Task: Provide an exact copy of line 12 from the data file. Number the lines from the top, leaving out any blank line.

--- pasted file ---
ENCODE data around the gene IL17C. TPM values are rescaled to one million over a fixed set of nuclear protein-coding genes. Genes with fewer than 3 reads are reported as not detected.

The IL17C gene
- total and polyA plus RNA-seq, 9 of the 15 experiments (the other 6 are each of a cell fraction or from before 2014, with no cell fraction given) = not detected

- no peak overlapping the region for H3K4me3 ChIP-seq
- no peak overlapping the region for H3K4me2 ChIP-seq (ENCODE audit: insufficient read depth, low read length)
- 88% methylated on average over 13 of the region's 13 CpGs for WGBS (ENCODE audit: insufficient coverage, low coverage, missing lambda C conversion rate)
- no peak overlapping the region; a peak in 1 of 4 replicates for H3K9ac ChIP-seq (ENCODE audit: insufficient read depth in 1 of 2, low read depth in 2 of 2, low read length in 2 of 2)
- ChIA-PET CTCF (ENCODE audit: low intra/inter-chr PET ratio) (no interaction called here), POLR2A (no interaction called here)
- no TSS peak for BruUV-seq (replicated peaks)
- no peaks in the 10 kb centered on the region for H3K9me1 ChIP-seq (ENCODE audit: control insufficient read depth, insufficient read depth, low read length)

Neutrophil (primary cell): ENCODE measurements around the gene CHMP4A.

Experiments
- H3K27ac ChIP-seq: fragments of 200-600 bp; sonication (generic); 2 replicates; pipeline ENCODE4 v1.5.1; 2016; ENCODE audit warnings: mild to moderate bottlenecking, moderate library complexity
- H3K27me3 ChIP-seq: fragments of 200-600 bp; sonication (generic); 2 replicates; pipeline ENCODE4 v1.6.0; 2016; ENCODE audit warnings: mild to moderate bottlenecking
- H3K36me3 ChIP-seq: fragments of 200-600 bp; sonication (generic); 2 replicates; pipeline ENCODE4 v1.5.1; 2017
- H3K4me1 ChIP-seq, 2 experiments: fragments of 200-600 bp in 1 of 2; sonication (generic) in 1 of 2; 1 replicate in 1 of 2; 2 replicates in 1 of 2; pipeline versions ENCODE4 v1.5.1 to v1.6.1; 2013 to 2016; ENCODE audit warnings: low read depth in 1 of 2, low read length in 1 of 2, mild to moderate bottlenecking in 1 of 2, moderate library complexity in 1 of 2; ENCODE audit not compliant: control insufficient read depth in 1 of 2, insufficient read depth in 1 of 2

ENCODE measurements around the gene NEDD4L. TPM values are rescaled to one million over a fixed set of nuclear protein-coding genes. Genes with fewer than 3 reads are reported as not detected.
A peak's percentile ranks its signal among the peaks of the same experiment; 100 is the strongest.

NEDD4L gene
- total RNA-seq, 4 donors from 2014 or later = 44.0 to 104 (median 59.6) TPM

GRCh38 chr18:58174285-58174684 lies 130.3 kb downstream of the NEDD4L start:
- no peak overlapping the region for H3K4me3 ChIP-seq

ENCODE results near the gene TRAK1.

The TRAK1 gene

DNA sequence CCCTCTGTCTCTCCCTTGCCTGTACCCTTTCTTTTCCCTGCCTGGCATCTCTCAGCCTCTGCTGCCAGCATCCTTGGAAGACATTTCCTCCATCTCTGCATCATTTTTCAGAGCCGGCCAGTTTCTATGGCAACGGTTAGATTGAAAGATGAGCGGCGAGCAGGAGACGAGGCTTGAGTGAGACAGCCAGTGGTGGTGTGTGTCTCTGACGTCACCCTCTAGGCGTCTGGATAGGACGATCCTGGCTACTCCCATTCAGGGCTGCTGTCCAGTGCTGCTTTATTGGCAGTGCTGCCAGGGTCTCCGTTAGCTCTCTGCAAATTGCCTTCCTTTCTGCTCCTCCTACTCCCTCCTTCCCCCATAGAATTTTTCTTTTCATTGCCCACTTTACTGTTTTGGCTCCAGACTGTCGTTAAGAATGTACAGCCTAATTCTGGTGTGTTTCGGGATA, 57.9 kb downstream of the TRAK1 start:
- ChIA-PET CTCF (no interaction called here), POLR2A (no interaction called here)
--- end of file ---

Experiments